Profiling Innovation

Profiling Innovation

Only 22% of the design workforce in the UK is female, according to a report by the British Design Council from 2015  – a figure that is less than half the national statistic. In Women Design, a new book published by Frances Lincoln and written by Libby Sellers, the endsheets are made up of an infographic that interprets this 78:22 divide, and the stark gender inequality that faces the industry.

This year marks the centenary of the efforts of women’s suffrage for the right to vote in the UK, whilst the Bauhaus also approaches its 100-year anniversary. Founded as a school in Weimar, Germany, it subsequently moved to Dessau and Berlin, before closing in 1933 under political pressure. It had a commitment to forward-thinking innovation and egalitarianism, and in its first year open, more women than men applied to study.

Yet, as Sellers is eager to make clear from the start, the Bauhaus did very little to break away from convention; a student’s suitability for a particular discipline was dependent on gender, leaving female students to mainly take up weaving. The names that are often associated with the school are almost exclusively male, whilst the work of alumni Anni Albers (1899 – 1994), Marianne Brandt (1893 – 1983) and Lilly Reich (1885 – 1947) is equally as inspiring as that of their counterparts.

This thought-provoking text uses this significant year to profile 21 women whose design has had considerable influence on the wider world. The case of Ray Eames (1912-1988) is poignant, as Sellers writes, “sometimes it is all too easy to just write one name.” Though Eames was one half of a duo with her husband, Charles, that distinction and acknowledgment is rarely made. Even during her lifetime, Eames was often referred to as supportive wife and homemaker, despite having a profound impact on mid-century home design.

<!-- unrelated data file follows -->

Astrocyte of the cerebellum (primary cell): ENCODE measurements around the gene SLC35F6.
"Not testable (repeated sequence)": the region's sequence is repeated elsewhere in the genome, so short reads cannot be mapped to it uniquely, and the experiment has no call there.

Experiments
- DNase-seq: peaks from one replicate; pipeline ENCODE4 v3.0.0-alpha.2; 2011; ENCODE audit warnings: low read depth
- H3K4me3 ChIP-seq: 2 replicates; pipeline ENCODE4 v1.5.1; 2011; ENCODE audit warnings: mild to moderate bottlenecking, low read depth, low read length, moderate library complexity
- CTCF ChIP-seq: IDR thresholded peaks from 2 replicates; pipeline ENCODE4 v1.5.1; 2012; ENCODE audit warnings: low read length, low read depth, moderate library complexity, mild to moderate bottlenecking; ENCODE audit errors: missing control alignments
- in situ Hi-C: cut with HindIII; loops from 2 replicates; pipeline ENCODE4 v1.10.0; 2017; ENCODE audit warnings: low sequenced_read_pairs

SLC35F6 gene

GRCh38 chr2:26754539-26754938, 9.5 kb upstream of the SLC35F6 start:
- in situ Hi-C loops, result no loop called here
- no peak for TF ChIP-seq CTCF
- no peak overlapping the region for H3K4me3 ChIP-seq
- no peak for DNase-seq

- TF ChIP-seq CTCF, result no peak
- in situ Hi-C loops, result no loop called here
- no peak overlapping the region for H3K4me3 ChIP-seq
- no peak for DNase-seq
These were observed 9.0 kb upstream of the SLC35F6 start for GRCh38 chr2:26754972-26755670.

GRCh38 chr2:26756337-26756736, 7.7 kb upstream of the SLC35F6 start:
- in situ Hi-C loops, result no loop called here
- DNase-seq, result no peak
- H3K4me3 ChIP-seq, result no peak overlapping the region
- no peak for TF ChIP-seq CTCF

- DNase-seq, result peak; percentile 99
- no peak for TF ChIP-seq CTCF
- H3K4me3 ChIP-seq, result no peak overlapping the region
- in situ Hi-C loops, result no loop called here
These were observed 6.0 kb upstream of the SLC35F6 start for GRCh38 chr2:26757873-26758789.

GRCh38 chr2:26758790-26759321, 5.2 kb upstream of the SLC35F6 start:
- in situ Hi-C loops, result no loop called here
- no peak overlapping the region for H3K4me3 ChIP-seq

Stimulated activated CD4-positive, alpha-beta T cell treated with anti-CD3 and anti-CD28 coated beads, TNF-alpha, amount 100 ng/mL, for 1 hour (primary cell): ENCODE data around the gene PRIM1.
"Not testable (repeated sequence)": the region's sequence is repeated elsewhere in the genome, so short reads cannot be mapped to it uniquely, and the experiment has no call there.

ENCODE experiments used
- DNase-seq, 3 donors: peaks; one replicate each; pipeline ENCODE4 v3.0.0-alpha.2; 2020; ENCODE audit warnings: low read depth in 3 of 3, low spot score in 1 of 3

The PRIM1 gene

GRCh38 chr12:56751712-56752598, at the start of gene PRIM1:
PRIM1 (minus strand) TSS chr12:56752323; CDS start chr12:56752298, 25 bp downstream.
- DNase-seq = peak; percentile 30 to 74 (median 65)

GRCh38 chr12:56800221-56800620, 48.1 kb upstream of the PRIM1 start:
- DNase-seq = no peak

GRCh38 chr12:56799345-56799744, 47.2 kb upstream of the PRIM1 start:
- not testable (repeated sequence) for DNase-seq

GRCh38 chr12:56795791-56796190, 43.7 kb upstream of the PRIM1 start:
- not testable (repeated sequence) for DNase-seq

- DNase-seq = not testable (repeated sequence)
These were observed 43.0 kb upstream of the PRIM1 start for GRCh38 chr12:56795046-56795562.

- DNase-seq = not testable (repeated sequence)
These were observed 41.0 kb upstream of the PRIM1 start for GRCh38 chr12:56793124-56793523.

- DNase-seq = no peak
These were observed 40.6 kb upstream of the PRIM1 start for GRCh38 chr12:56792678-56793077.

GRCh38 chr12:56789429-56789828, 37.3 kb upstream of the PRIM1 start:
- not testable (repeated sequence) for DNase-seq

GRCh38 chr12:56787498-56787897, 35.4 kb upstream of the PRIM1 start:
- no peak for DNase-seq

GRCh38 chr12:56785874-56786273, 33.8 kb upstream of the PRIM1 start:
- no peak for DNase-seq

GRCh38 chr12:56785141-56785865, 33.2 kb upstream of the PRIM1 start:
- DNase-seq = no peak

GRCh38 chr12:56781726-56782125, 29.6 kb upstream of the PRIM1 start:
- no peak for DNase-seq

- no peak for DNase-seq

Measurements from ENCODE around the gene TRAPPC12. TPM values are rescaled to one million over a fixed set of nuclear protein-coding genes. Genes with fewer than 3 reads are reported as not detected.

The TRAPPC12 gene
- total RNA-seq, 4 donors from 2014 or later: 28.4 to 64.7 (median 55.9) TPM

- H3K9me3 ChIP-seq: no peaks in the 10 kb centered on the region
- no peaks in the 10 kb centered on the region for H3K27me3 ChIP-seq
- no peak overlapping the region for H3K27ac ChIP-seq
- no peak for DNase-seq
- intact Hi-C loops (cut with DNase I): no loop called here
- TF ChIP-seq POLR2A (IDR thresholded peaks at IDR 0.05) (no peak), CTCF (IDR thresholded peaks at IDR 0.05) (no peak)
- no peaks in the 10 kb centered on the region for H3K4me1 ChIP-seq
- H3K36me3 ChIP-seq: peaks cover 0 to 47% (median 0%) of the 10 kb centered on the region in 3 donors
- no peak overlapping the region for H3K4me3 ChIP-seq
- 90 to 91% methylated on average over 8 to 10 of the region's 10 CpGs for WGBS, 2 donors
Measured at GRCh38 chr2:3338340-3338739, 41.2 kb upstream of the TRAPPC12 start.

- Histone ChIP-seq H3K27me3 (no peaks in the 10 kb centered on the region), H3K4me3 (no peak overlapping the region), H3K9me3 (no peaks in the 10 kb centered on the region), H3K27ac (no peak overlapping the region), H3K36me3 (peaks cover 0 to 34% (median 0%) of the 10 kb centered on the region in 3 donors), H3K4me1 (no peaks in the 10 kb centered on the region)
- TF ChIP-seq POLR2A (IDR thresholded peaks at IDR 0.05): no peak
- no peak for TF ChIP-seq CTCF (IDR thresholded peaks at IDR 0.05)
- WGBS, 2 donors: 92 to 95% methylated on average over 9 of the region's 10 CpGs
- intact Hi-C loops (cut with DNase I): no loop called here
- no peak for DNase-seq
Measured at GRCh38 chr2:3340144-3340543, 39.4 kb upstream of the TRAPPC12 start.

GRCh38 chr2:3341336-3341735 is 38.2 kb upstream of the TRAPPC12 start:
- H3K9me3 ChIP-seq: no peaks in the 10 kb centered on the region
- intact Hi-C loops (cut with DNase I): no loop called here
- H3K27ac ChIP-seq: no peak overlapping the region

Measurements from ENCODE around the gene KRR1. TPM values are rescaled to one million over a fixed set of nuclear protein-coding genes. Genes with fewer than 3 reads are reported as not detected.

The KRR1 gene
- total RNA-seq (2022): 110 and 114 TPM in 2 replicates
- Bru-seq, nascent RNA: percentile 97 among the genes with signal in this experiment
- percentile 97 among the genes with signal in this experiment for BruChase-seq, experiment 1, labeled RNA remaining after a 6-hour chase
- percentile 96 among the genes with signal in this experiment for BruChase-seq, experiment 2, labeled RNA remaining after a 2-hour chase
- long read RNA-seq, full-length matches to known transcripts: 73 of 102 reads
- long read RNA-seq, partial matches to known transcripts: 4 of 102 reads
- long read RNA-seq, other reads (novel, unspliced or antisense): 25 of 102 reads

To avoid emphasis on hierarchy, a leading factor that has long contributed to the absence of women in history, the entries in Women Design do not follow a chronology, nor is there a focus on geography or a preference for discipline. The biographies of 20th century pioneers, like Eileen Gray (1878 – 1976), are interspersed with the modern-day trailblazers, like Kazuyo Sejima (b. 1956). Sellers pays homage to those who have been painstakingly rewriting the trajectories of art and design, in order to re-incorporate women, since the 1980s. The book offers a necessary celebration of the past, but also seeks to redress the balance going forward. In the context of the Time’s Up and #MeToo movements, there is still much work to be done, but this publication is a necessary and positive contribution.

Women Design was published by Frances Lincoln, on 7 June. Find out more.

1. Lina Bo Bardi on the steps of the Casa de Vidro, Francisco Albuquerque, Institute Lina Bo e P. M. Bardi, Brazil, 1951.
2. Lucia Moholy,Bauhaus Building, Dessau 1925–6. Courtesy of Tate.
3.  Installation view of Glimpses of the U.S.A., American National Exhibition, Moscow, 1959 An Eames Celebration Exhibition at Vitra Design Museum © Eames Office LLC.